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First Name: William

Last Name: Halyburton

Birthplace: Canton, NC, USA

Gender: Male

Branch: Navy (present)

Rating: Pharmacist's Mate Petty Officer 2nd Class

Middle Name: David

Date of Birth: 02 August 1924

Date of Death: 10 May 1945

Rank or Rate: Petty Officer Second Class

Years Served: 1943-1945
William David Halyburton, Jr.

•  World War II (1941 - 1945)


William David Halyburton, Jr.
Pharmacist's Mate Second Class, U.S. Navy
Medal of Honor Recipient
World War II

Pharmacist's Mate Second Class William David Halyburton, Jr. (2 August 1924 - 10 May 1945) was a U.S. Navy sailor and combat medic who was posthumously awarded the U.S. military's highest award for valor, the Medal of Honor, for his heroic actions during World War II. He earned the medal while serving as a combat medic attached to a U.S. Marine Corps unit in the Battle of Okinawa. He is one of two people from Haywood County, NC, to receive the medal in World War II; the other was Max Thompson.

William David Halyburton, Jr. was born on 2 August 1924, in Canton, NC. He attended Canton Presbyterian Church before moving to Wilmington, NC. He entered seminary at Davidson College in Davidson, NC, but left to enlist in the U.S. Naval Reserve in August 1943. Completing recruit training at the Naval Training Center in Bainbridge, MD, he was promoted to Seaman Second Class in the fall. Remaining in the area, he attended the Hospital Corps School and was rated a Pharmacist's Mate Third Class. Receiving additional training, he was promoted to Pharmacist's Mate Second Class and departed for the Pacific war zone in December 1944 aboard the transport USS General M. M. Patrick. Upon arrival in the area, he joined the 2nd Battalion, 5th Marine Regiment, 1st Marine Division.

On 10 May 1945, Halyburton served with a Marine rifle company against the Japanese on Okinawa when they suffered numerous casualties after advancing into Awacha Draw. Exposed to enemy fire, he rushed to aid a fallen Marine the furthest away. Shielding the man with his own body while administering aid, Halyburton was mortally wounded. For this heroic action, he was posthumously awarded the Medal of Honor.

Medal of Honor

Rank and organization: Pharmacist's Mate Second Class, U.S. Naval Reserve.

Place and date: Okinawa Shima, Ryukyu Chain, 10 May 1945.

Citation: For conspicuous gallantry and intrepidity at the risk of his life above and beyond the call of duty while serving with a Marine Rifle Company in the 2d Battalion, 5th Marines, 1st Marine Division, during action against enemy Japanese forces on Okinawa Shima in the Ryukyu Chain, 10 May 1945. Undaunted by the deadly accuracy of Japanese counterfire as his unit pushed the attack through a strategically important draw, Halyburton unhesitatingly dashed across the draw and up the hill into an open fire-swept field where the company advance squad was suddenly pinned down under a terrific concentration of mortar, machinegun and sniper fire with resultant severe casualties. Moving steadily forward despite the enemy's merciless barrage, he reached the wounded marine who lay farthest away and was rendering first aid when his patient was struck for the second time by a Japanese bullet. Instantly placing himself in the direct line of fire, he shielded the fallen fighter with his own body and staunchly continued his ministrations although constantly menaced by the slashing fury of shrapnel and bullets falling on all sides. Alert, determined and completely unselfish in his concern for the helpless marine, he persevered in his efforts until he himself sustained mortal wounds and collapsed, heroically sacrificing himself that his comrade might live. By his outstanding valor and unwavering devotion to duty in the face of tremendous odds, Halyburton sustained and enhanced the highest traditions of the U.S. Naval Service. He gallantly gave his life in the service of his country.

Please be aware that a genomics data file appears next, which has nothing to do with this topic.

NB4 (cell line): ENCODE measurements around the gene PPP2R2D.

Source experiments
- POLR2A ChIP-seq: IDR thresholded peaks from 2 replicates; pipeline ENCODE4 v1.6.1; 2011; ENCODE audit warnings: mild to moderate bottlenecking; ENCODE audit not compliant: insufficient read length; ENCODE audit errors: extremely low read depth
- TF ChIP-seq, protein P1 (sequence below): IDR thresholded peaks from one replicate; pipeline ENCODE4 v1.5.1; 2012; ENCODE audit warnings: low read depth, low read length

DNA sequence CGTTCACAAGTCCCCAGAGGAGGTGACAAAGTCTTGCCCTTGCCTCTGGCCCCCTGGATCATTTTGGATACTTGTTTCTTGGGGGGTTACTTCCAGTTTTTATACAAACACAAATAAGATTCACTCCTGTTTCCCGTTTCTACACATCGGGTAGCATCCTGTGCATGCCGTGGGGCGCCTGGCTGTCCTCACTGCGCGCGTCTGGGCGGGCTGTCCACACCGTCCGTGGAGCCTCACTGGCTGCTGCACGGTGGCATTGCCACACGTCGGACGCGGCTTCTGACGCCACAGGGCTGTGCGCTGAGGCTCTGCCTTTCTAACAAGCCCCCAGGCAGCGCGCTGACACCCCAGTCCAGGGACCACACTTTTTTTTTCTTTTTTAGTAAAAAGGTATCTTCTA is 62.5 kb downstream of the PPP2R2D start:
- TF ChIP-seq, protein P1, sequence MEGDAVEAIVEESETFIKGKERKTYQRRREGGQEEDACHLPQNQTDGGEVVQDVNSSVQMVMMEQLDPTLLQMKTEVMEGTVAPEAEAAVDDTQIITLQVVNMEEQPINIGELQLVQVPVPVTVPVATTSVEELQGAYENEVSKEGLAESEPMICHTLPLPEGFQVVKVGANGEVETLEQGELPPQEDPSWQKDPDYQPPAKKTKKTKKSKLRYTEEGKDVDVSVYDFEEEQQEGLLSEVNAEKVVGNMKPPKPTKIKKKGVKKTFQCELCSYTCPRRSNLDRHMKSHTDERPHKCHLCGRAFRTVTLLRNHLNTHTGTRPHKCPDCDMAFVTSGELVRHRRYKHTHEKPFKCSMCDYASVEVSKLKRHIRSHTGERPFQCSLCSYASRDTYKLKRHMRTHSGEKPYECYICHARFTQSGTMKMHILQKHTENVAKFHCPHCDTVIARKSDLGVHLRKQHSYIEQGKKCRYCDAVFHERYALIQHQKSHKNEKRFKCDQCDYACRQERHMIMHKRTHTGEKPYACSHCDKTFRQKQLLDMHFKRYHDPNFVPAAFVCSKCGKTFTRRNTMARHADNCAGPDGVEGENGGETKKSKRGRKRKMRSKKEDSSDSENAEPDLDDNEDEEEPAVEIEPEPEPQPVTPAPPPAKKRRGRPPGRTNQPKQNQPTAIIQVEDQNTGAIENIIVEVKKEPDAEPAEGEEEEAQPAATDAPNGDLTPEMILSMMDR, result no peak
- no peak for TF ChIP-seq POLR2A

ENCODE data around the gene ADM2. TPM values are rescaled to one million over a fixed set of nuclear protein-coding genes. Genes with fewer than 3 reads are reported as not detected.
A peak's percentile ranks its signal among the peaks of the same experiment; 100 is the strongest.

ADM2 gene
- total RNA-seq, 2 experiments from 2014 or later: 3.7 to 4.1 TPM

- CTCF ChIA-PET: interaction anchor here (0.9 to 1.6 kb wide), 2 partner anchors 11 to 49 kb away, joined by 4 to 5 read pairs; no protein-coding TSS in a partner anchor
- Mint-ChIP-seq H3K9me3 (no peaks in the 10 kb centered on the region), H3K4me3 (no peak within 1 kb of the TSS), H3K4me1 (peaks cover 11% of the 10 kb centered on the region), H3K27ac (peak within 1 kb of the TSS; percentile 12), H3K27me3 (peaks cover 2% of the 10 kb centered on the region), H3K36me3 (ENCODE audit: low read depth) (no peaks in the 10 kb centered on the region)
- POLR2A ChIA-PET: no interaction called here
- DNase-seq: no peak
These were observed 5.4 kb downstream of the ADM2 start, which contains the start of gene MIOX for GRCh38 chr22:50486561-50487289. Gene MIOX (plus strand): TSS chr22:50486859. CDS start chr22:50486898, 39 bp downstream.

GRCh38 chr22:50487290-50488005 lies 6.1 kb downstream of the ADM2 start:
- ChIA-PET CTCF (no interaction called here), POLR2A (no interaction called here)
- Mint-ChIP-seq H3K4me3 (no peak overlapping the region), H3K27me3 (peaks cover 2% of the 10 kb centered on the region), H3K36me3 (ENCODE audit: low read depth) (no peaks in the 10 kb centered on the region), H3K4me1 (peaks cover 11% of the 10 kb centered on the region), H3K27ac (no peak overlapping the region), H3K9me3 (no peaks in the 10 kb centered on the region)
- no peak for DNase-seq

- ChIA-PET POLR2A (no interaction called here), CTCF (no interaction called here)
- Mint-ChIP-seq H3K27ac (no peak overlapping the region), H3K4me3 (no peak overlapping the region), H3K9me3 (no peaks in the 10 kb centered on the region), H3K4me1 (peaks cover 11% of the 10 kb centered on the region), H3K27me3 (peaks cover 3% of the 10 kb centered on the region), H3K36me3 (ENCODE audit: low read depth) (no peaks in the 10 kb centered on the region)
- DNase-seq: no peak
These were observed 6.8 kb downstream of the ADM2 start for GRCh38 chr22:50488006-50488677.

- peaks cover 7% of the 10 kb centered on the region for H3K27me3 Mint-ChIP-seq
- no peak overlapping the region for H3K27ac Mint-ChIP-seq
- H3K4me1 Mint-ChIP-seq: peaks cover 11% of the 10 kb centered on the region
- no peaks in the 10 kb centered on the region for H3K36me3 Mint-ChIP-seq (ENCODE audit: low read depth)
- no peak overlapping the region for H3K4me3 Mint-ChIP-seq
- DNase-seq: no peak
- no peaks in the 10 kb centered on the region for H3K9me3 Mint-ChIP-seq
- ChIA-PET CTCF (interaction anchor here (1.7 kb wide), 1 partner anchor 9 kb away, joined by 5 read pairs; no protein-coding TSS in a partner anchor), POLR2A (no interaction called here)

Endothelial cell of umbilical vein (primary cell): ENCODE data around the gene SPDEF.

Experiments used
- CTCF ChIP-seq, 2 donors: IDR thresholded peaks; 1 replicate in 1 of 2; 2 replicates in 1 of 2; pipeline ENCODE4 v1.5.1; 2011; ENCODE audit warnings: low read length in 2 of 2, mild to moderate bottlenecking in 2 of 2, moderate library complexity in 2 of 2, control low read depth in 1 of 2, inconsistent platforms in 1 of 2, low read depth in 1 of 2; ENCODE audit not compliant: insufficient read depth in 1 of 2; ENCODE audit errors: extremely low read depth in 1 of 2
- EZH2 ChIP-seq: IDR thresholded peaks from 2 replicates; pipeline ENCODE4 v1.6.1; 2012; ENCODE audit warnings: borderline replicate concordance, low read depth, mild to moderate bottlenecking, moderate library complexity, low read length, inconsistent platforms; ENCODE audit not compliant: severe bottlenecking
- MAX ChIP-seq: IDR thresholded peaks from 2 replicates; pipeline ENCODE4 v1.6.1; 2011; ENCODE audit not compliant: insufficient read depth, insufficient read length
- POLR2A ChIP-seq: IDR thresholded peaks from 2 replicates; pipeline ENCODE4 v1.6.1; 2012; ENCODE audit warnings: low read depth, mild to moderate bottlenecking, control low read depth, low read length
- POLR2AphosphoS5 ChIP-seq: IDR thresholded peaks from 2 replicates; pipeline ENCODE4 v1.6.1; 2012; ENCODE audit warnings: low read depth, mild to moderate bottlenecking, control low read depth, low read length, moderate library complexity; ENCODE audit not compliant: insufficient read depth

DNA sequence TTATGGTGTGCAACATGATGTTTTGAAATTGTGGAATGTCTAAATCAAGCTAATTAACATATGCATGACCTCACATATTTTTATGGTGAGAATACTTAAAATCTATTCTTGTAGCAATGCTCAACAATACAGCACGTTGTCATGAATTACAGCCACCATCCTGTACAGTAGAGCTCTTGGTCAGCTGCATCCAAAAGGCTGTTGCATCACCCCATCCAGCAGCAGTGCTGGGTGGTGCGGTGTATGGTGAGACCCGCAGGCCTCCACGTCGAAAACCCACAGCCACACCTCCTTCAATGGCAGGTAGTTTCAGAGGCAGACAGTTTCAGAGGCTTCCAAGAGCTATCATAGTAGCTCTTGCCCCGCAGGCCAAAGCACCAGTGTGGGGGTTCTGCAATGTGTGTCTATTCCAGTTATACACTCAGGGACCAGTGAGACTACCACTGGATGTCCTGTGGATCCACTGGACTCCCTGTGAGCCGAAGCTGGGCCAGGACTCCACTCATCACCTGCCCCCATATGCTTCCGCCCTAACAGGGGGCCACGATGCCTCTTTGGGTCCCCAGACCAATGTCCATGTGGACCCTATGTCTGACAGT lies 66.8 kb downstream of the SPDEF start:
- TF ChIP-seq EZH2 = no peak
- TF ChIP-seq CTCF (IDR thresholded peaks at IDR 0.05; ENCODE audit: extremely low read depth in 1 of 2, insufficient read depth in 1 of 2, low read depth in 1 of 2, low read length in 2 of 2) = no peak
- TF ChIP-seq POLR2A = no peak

• The USS Halyburton (FFG-40), a guided missile frigate commissioned on 4 January 1984, was named in his honor.

• Halyburton Quarters in Charleston, SC, is named in his honor.

• A road at the National Naval Medical Center in Bethesda, MD, is named after him.

• A barracks at Naval Air Station Pensacola, FL, is named in his honor.

• A public park in Wilmington, NC, is named for him.

• In his birth city of Canton, NC, Halliburton Street was re-spelled Halyburton Street in his honor.

Death and Burial

Pharmacist's Mate Second Class William David Halyburton, Jr. was killed in action on 10 May 1945. He is buried at the National Memorial Cemetery of the Pacific in Honolulu, HI, in Section O, Grave 274.

Honoree ID: 1423   Created by: MHOH




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